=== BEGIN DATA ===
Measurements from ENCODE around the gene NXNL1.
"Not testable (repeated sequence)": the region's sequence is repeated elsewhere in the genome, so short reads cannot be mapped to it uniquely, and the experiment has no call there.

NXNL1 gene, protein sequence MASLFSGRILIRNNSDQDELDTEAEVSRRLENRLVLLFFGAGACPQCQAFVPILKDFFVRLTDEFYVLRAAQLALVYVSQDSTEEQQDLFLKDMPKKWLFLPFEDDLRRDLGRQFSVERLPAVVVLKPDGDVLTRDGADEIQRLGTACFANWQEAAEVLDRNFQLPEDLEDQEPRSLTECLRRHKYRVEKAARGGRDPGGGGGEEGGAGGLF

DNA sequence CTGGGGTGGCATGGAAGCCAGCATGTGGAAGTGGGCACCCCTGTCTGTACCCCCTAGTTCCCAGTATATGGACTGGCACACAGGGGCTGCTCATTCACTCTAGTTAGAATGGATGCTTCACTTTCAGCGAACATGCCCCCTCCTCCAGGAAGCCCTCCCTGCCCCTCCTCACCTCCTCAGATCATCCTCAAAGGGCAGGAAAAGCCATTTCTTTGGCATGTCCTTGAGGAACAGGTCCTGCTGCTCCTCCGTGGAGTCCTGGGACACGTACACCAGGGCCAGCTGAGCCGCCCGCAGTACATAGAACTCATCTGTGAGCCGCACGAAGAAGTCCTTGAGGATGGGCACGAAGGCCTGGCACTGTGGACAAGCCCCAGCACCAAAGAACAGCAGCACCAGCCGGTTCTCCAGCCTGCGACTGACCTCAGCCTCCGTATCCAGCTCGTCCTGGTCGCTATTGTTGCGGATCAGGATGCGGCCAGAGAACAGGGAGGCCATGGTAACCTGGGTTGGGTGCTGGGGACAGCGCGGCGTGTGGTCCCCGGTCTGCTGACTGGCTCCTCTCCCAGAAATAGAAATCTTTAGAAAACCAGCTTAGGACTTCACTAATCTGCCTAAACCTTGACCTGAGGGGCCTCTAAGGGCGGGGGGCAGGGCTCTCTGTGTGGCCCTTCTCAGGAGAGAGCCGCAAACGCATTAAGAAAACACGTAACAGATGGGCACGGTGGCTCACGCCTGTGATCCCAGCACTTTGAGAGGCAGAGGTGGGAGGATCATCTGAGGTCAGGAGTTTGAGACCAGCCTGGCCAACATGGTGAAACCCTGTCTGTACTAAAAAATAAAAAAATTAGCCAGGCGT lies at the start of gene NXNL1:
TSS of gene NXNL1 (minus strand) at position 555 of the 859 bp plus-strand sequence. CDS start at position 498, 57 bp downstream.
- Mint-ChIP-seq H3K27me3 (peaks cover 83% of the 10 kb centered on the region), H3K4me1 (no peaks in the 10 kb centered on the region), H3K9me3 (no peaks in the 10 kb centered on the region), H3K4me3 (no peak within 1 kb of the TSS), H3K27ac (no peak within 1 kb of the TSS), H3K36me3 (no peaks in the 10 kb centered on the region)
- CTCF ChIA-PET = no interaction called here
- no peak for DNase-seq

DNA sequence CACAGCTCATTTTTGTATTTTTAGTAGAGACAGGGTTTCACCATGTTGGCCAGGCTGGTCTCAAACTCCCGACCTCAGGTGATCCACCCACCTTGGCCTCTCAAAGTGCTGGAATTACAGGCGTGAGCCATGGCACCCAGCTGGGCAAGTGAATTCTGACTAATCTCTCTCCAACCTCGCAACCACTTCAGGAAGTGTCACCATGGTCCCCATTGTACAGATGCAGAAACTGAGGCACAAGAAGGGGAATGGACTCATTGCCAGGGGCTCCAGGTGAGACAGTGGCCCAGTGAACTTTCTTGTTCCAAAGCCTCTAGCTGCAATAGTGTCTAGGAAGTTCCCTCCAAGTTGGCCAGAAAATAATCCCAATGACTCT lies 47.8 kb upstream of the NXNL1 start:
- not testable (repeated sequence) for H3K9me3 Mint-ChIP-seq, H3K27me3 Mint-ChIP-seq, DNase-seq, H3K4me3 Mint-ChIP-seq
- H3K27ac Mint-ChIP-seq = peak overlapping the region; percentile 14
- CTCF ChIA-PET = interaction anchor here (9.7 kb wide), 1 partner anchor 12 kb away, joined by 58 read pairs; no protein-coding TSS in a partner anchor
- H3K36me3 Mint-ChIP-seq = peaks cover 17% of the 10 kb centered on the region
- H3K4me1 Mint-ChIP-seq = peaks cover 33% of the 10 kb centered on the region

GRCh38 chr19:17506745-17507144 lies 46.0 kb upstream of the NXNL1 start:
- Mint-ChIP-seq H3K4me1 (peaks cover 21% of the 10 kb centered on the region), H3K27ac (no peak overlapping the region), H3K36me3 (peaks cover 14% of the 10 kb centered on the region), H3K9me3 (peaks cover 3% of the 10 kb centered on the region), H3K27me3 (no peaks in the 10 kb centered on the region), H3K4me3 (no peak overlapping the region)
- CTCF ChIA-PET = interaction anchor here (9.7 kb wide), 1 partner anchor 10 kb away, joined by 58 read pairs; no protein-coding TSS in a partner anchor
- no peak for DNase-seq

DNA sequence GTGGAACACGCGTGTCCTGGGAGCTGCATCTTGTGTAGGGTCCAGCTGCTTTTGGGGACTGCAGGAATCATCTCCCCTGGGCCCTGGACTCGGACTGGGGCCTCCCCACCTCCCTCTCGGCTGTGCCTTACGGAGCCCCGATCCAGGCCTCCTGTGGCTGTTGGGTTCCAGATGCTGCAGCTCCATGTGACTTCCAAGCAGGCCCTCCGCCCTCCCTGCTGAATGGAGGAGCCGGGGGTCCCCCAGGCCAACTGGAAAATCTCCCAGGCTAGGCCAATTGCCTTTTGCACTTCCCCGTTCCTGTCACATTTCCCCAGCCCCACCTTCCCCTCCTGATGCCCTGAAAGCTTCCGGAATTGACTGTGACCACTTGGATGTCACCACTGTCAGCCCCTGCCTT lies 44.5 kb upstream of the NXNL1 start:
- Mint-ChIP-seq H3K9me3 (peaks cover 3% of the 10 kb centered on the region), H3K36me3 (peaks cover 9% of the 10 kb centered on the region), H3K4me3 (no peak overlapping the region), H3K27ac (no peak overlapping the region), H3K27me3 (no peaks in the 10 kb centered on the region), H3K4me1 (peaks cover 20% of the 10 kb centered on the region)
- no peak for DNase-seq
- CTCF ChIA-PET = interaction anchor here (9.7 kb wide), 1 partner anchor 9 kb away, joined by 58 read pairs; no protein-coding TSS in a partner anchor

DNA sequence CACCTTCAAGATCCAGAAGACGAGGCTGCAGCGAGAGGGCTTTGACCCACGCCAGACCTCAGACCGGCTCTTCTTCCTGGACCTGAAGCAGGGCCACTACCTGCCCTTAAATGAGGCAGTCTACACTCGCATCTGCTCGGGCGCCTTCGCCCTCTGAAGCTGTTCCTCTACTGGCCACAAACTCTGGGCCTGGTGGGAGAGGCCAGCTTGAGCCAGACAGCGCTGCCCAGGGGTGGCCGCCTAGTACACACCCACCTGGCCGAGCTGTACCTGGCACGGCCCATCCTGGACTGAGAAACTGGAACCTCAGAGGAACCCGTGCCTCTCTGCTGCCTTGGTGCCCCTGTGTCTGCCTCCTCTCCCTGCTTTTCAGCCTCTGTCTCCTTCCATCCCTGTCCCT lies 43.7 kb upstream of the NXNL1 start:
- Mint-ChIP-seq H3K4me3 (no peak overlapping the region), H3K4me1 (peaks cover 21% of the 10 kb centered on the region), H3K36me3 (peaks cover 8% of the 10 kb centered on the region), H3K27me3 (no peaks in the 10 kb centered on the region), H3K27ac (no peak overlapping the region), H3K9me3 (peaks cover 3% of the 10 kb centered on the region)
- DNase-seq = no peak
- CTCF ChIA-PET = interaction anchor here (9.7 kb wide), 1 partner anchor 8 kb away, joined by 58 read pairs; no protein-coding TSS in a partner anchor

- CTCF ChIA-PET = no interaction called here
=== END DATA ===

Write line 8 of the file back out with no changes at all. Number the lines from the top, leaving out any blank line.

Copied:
- no peak for DNase-seq